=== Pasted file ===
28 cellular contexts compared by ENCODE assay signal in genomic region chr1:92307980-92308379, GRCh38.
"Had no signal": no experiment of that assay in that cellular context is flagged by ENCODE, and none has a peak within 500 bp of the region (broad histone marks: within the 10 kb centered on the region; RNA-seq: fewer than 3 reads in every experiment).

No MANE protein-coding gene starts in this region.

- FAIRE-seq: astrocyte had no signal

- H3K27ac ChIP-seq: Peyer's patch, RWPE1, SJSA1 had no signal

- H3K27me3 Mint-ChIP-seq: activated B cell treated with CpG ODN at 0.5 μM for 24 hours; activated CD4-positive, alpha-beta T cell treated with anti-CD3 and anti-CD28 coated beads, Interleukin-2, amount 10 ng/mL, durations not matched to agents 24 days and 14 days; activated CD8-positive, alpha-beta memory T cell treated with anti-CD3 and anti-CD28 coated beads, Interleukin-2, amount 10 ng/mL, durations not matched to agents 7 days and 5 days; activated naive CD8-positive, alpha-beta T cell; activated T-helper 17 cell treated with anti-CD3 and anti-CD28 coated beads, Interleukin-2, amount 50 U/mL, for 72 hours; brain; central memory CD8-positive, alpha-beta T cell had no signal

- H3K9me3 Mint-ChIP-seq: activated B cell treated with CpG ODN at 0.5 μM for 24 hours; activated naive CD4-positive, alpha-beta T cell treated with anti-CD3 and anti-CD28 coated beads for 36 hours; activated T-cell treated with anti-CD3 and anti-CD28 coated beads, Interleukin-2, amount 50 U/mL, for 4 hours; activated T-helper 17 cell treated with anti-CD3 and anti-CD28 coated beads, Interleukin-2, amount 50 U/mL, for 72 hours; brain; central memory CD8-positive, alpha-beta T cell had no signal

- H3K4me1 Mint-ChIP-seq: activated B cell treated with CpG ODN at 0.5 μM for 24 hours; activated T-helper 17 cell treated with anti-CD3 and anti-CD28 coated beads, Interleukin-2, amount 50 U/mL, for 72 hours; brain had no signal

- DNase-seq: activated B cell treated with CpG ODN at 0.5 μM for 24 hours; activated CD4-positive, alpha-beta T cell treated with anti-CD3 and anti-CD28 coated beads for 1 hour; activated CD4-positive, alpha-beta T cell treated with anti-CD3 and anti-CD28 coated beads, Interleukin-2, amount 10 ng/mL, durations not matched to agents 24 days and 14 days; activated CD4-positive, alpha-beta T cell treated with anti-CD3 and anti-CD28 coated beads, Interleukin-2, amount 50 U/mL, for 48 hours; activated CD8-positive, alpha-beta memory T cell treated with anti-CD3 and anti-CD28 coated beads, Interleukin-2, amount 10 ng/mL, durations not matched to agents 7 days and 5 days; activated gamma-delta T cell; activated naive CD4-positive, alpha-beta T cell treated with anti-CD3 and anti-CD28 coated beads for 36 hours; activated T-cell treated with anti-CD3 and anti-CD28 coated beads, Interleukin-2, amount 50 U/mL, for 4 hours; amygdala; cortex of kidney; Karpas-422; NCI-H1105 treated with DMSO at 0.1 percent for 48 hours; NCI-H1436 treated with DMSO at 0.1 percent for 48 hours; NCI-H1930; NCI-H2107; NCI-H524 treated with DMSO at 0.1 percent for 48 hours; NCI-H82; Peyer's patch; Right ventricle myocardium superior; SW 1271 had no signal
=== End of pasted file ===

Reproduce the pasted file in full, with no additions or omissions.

28 cellular contexts compared by ENCODE assay signal in genomic region chr1:92307980-92308379, GRCh38.
"Had no signal": no experiment of that assay in that cellular context is flagged by ENCODE, and none has a peak within 500 bp of the region (broad histone marks: within the 10 kb centered on the region; RNA-seq: fewer than 3 reads in every experiment).

No MANE protein-coding gene starts in this region.

- FAIRE-seq: astrocyte had no signal

- H3K27ac ChIP-seq: Peyer's patch, RWPE1, SJSA1 had no signal

- H3K27me3 Mint-ChIP-seq: activated B cell treated with CpG ODN at 0.5 μM for 24 hours; activated CD4-positive, alpha-beta T cell treated with anti-CD3 and anti-CD28 coated beads, Interleukin-2, amount 10 ng/mL, durations not matched to agents 24 days and 14 days; activated CD8-positive, alpha-beta memory T cell treated with anti-CD3 and anti-CD28 coated beads, Interleukin-2, amount 10 ng/mL, durations not matched to agents 7 days and 5 days; activated naive CD8-positive, alpha-beta T cell; activated T-helper 17 cell treated with anti-CD3 and anti-CD28 coated beads, Interleukin-2, amount 50 U/mL, for 72 hours; brain; central memory CD8-positive, alpha-beta T cell had no signal

- H3K9me3 Mint-ChIP-seq: activated B cell treated with CpG ODN at 0.5 μM for 24 hours; activated naive CD4-positive, alpha-beta T cell treated with anti-CD3 and anti-CD28 coated beads for 36 hours; activated T-cell treated with anti-CD3 and anti-CD28 coated beads, Interleukin-2, amount 50 U/mL, for 4 hours; activated T-helper 17 cell treated with anti-CD3 and anti-CD28 coated beads, Interleukin-2, amount 50 U/mL, for 72 hours; brain; central memory CD8-positive, alpha-beta T cell had no signal

- H3K4me1 Mint-ChIP-seq: activated B cell treated with CpG ODN at 0.5 μM for 24 hours; activated T-helper 17 cell treated with anti-CD3 and anti-CD28 coated beads, Interleukin-2, amount 50 U/mL, for 72 hours; brain had no signal

- DNase-seq: activated B cell treated with CpG ODN at 0.5 μM for 24 hours; activated CD4-positive, alpha-beta T cell treated with anti-CD3 and anti-CD28 coated beads for 1 hour; activated CD4-positive, alpha-beta T cell treated with anti-CD3 and anti-CD28 coated beads, Interleukin-2, amount 10 ng/mL, durations not matched to agents 24 days and 14 days; activated CD4-positive, alpha-beta T cell treated with anti-CD3 and anti-CD28 coated beads, Interleukin-2, amount 50 U/mL, for 48 hours; activated CD8-positive, alpha-beta memory T cell treated with anti-CD3 and anti-CD28 coated beads, Interleukin-2, amount 10 ng/mL, durations not matched to agents 7 days and 5 days; activated gamma-delta T cell; activated naive CD4-positive, alpha-beta T cell treated with anti-CD3 and anti-CD28 coated beads for 36 hours; activated T-cell treated with anti-CD3 and anti-CD28 coated beads, Interleukin-2, amount 50 U/mL, for 4 hours; amygdala; cortex of kidney; Karpas-422; NCI-H1105 treated with DMSO at 0.1 percent for 48 hours; NCI-H1436 treated with DMSO at 0.1 percent for 48 hours; NCI-H1930; NCI-H2107; NCI-H524 treated with DMSO at 0.1 percent for 48 hours; NCI-H82; Peyer's patch; Right ventricle myocardium superior; SW 1271 had no signal